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Germany's Foreign Relations and the Nazi Past


On 7 November 1968, the political activist Beate Klarsfeld entered the stage of a CDU party convention in Berlin, slapped the West German chancellor Kurt-Georg Kiesinger in the face and cried ‘Nazi, Nazi’. During the Third Reich, Kiesinger had worked in one of the propaganda departments of the Auswärtiges Amt (Foreign Office). The history of the German foreign office received additional attention in 1968 due to the fact that the then vice-chancellor and foreign secretary of the Grand Coalition, Willy Brandt, was a former resistance fighter, who had been stripped of his citizenship by the Auswärtiges Amt in 1938. Despite numerous scandals about the post-war careers of former Nazi diplomats in the 1950s and 60s, the Auswärtiges Amt escaped closer scrutiny until 2005, when the then foreign secretary Joschka Fischer set up a historical inquiry commission. In his memoirs, Fischer has argued that his decision was influenced by the events of 1968.

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Michael Mayer , Staaten als Täter: Miniterialbürokratie und ‘Judenpolitik’ in NS-Deutschland und Vichy-Frankreich (Munich: Oldenbourg, 2010)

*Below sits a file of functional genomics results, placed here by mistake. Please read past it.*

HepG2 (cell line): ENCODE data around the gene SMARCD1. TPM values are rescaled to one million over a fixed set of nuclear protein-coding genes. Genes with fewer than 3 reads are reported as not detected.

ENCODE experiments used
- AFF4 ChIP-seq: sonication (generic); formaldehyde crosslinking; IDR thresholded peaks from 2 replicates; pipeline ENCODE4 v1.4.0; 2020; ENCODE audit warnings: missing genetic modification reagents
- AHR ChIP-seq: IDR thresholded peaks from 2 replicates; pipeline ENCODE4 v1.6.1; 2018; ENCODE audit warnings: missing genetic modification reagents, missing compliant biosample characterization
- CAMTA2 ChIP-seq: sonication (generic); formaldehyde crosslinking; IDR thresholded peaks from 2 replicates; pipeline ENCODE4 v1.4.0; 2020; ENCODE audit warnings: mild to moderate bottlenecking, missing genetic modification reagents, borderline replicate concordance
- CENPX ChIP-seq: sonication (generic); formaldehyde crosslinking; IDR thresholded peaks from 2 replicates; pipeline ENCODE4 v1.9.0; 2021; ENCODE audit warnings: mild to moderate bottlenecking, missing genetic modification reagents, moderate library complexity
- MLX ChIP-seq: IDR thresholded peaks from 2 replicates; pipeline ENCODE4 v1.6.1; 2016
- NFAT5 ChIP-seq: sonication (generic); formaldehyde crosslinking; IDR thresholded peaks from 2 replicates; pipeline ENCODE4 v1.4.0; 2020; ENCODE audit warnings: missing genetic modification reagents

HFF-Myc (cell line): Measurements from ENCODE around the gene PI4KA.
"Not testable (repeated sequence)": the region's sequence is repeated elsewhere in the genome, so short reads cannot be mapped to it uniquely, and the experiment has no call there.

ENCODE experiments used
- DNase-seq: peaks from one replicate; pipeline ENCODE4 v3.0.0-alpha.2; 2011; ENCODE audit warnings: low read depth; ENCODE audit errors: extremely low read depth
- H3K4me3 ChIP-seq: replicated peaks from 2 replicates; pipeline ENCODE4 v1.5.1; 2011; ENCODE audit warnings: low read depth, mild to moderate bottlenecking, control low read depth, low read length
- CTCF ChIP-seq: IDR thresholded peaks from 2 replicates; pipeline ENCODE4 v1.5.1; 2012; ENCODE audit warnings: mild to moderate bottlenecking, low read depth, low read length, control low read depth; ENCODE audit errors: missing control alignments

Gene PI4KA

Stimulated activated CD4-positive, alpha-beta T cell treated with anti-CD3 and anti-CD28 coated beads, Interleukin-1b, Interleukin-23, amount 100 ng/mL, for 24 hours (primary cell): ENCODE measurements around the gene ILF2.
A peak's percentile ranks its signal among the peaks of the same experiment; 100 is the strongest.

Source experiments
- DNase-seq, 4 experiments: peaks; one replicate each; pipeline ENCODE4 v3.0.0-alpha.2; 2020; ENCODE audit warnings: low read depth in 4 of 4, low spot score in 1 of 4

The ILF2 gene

José Brunner , Norbert Frei and Constantin Goschler , eds, Die Praxis der Wiedergutmachung: Geschichte, Erfahrung und Wirkung in Deutschland und Israel (Göttingen: Wallstein, 2009)

Bill Niven and Chloe E. M. Paver , eds, Memorialization in Germany since 1945 (Basingstoke: Palgrave, 2010)

Kay Schiller and Christopher Young , The 1972 Munich Olympics and the Making of Modern Germany (Berkeley: University of California Press, 2010)

Philipp Gassert , Tim Geiger and Hermann Wentker , eds, Zweiter Kalter Krieg und Friedensbewegung: Der NATO-Doppelbeschluss in deutsch-deutscher und internationaler Perspektive (Munich: Oldenbourg, 2011)

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Contemporary European History
  • ISSN: 0960-7773
  • EISSN: 1469-2171
  • URL: /core/journals/contemporary-european-history
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